Having gotten the bodies of Pastrana and her child back from the cabinet of curiosities, Lent resumed exhibiting them, this time with the live Bartel in tow, calling her by the name Zenora Pastrana, writes "The Wonders." And while Bartel danced and sang in places like the Hinné Circus in Warsaw, Poland, the embalmed bodies of Pastrana and her child were presented alongside. As with Pastrana, Lent's relationship with Bartel seems exploitative, with even the press describing Bartel as "Lent's property."

But according to Acta Ethnographica Hungarica, the crowd didn't favor Bartel as much as they did her predecessor. "She was described as ugly, featuring hair on her chin but not on her arms, and not resembling the earlier Pastrana in any way. Her profile and features were considered entirely human and her nose was described as by no means uglier than many others seen for free on Warsaw streets."

Touring Europe for decades

Theodore Lent continued to exhibit Maria Bartel for over a decade as they traveled across Europe and the United States. They eventually retired to St. Petersburg, Russia, where Lent's mental health started to decline rapidly. "At least once, he showed up nearly naked on a bridge over the River Neva, shrieking incomprehensibly, tearing up bank notes and throwing them into the water," according to Public Domain Review. Bartel had him committed to an asylum, and Lent died there in 1885.

After Lent died, Bartel moved back to Germany and sold the embalmed bodies of Julia Pastrana and her child. And for the next 40 years, the corpses were passed back and forth amongst exhibitioners as they were shown across Europe in fairs, circuses, and cabinets of curiosities, writes Mysterious Universe.

In 1921, the embalmed bodies were bought by Haakon Lund, a carnival manager in Norway, who exhibited the bodies in the 1920s with the slogan "Humanity, know thyself." After World War II, the bodies were put into storage, but they were brought out occasionally for small tours, even being exhibited in the United States with the Million Dollar Midways, a traveling amusement park, before being taken back to Norway in 1973, according to Alter.

Public opinion starts to shift

By the 1970s, the public attitude towards the exhibition of the embalmed bodies of Julia Pastrana and her child was beginning to shift. Now when the bodies were brought out for exhibitions, the press responded with outrage. And Public Domain Review writes that in 1973, Sweden banned the presence of the embalmed bodies, "saying corpses could no longer be exhibited for profit." As a result, Lund stopped exhibiting the bodies on tour and put them in a carnival storehouse near Oslo, Norway.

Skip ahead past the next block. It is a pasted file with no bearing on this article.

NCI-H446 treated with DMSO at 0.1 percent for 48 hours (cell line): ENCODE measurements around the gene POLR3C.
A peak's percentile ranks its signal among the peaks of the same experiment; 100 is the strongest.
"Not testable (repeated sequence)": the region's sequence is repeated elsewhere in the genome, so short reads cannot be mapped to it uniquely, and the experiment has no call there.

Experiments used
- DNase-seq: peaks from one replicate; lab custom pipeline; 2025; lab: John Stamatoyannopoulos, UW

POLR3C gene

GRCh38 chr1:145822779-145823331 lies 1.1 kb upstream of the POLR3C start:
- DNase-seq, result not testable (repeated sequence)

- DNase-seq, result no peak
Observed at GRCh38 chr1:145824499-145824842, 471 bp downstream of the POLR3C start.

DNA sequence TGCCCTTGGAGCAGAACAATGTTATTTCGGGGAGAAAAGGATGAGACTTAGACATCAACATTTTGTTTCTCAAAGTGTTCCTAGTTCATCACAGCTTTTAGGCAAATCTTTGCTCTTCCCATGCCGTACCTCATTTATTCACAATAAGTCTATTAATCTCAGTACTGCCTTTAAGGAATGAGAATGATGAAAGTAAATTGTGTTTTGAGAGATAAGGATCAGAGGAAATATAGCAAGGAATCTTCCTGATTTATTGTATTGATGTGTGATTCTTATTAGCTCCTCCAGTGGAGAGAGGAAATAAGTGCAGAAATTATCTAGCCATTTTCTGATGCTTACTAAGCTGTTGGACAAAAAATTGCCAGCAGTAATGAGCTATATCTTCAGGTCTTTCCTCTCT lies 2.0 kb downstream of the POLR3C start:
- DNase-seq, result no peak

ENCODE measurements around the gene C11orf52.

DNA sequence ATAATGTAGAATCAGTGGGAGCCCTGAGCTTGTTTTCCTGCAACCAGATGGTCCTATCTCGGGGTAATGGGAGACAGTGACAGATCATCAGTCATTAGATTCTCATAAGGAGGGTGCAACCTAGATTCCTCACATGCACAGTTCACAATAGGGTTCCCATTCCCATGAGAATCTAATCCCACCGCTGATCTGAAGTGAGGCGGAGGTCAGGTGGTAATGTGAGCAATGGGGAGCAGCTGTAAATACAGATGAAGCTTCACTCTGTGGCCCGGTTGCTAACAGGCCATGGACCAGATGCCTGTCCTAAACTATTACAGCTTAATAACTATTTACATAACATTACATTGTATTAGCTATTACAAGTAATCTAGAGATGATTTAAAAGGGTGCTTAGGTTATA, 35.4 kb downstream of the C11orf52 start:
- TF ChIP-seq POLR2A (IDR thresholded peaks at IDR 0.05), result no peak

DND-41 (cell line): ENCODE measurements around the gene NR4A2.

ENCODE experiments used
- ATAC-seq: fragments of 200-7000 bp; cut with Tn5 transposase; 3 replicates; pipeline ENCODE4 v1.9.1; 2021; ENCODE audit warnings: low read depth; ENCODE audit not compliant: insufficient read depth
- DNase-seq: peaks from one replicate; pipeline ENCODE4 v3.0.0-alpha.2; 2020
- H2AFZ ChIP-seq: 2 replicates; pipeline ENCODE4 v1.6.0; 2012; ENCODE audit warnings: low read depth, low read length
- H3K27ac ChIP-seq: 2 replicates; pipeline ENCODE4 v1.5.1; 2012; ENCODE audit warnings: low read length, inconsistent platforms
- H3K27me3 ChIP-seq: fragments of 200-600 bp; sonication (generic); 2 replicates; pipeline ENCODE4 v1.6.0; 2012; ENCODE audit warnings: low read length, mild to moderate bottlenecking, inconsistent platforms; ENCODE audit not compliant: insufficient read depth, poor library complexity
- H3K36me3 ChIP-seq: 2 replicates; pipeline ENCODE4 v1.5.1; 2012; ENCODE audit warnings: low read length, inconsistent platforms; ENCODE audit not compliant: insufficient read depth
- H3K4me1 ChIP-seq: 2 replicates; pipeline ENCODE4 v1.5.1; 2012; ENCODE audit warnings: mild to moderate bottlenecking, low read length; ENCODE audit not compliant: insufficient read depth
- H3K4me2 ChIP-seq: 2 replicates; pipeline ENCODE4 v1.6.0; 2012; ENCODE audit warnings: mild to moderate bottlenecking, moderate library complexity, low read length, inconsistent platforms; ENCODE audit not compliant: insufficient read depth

The New York Times reports that three years later, the storehouse was broken into, and the embalmed bodies of both Pastrana and her child were stolen. Although the remains were later found by police in the trash, Pastrana's body had an arm missing, and the child's body was damaged beyond repair.

After being found, the corpses were into storage at the Institute of Forensic Medicine at the University of Oslo and were eventually held in a climate-controlled room. However, Mysterious Universe writes that before long, they were forgotten because nobody knew who retained control over the embalmed bodoes.

Petitioning for repatriation

Julia Pastrana and her child remained forgotten by the Institute of Forensic Medicine at the University of Oslo until 1990, when journalists from the Norwegian magazine Kriminal Journalen discovered her in the basement. And for almost a decade, newspaper articles and government committees argued over whether or not Pastrana should be buried in case scientists wanted to one day study her again. Public Domain Review writes that in 1997, Norway's Ministry of Church, Education, and Research finally decided not to bury her, and Pastrana's embalmed body was moved to the Institute of Basic Medical Science at the University of Oslo

Less than a decade later, Pastrana's cause was taken up by visual artist Laura Anderson Barbata, who was on a residency in Oslo at the time. According to The New York Times, Barbata started petitioning the University of Oslo for Pastrana's repatriation. Although her case was initially refused, Barbata continued to push and even made her case to Norway's National Committee for the Evaluation of Research on Human Remains, who agreed that "it seems quite unlikely that Julia Pastrana would have wanted her body to remain a specimen in an anatomical collection."

However, Jan G. Bjaalie, the head of the Institute of Basic Medical Sciences in Oslo, claimed that the university was open to the idea but they were "not in a position simply to send remains to someone who would ask for them."

Buried in Mexico

In 2012, the governor of Sinaloa, Mario López Valdez, also started petitioning for Julia Pastrana's repatriation. Martha Bárcena Coqui, the Mexican ambassador to Denmark, Norway, and Iceland, also told the university that she would work to accept the body. And The New York Times reports that as a result of this pressure, the University of Oslo agreed to start the process of repatriation in August 2012.

In 2013, Pastrana's body was repatriated back to Mexico, over 150 years after she first left her homeland. Although her body still had bolts and metal rods attached that had been used for exhibiting the body, they were removed and put at the foot of her white coffin. Public Domain Review writes that Pastrana was finally buried near her birthplace in February 2013, with white roses covering her coffin, in a cemetery in Sinaloa de Leyva, Mexico.

According to The Order of the Good Death, during the reception ceremony for Pastrana's funeral, many people came from nearby communities and there were numerous handmade signs that read "No more Julia Pastranas."